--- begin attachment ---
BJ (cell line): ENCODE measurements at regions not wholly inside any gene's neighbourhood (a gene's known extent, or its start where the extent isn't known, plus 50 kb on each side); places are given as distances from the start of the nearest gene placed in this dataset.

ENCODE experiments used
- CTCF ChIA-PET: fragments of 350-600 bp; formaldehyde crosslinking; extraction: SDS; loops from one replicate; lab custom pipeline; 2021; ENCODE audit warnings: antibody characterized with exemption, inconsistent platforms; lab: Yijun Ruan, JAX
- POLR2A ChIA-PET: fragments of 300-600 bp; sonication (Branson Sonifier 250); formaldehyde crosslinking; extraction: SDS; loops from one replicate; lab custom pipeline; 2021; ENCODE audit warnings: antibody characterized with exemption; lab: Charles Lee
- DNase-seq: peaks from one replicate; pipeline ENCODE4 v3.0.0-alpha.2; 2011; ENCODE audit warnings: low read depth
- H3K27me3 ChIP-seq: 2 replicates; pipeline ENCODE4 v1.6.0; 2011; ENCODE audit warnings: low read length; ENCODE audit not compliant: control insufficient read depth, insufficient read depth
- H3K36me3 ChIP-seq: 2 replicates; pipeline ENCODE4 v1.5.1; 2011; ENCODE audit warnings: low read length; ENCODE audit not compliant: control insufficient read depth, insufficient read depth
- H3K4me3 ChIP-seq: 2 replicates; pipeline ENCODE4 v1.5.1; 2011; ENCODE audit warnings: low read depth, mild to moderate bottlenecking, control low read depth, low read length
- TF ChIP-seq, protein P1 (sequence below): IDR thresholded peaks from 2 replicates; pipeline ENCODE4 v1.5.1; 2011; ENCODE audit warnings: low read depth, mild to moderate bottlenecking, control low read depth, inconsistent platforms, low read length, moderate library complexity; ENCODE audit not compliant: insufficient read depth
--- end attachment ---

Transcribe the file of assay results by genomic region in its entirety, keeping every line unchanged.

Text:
BJ (cell line): ENCODE measurements at regions not wholly inside any gene's neighbourhood (a gene's known extent, or its start where the extent isn't known, plus 50 kb on each side); places are given as distances from the start of the nearest gene placed in this dataset.

ENCODE experiments used
- CTCF ChIA-PET: fragments of 350-600 bp; formaldehyde crosslinking; extraction: SDS; loops from one replicate; lab custom pipeline; 2021; ENCODE audit warnings: antibody characterized with exemption, inconsistent platforms; lab: Yijun Ruan, JAX
- POLR2A ChIA-PET: fragments of 300-600 bp; sonication (Branson Sonifier 250); formaldehyde crosslinking; extraction: SDS; loops from one replicate; lab custom pipeline; 2021; ENCODE audit warnings: antibody characterized with exemption; lab: Charles Lee
- DNase-seq: peaks from one replicate; pipeline ENCODE4 v3.0.0-alpha.2; 2011; ENCODE audit warnings: low read depth
- H3K27me3 ChIP-seq: 2 replicates; pipeline ENCODE4 v1.6.0; 2011; ENCODE audit warnings: low read length; ENCODE audit not compliant: control insufficient read depth, insufficient read depth
- H3K36me3 ChIP-seq: 2 replicates; pipeline ENCODE4 v1.5.1; 2011; ENCODE audit warnings: low read length; ENCODE audit not compliant: control insufficient read depth, insufficient read depth
- H3K4me3 ChIP-seq: 2 replicates; pipeline ENCODE4 v1.5.1; 2011; ENCODE audit warnings: low read depth, mild to moderate bottlenecking, control low read depth, low read length
- TF ChIP-seq, protein P1 (sequence below): IDR thresholded peaks from 2 replicates; pipeline ENCODE4 v1.5.1; 2011; ENCODE audit warnings: low read depth, mild to moderate bottlenecking, control low read depth, inconsistent platforms, low read length, moderate library complexity; ENCODE audit not compliant: insufficient read depth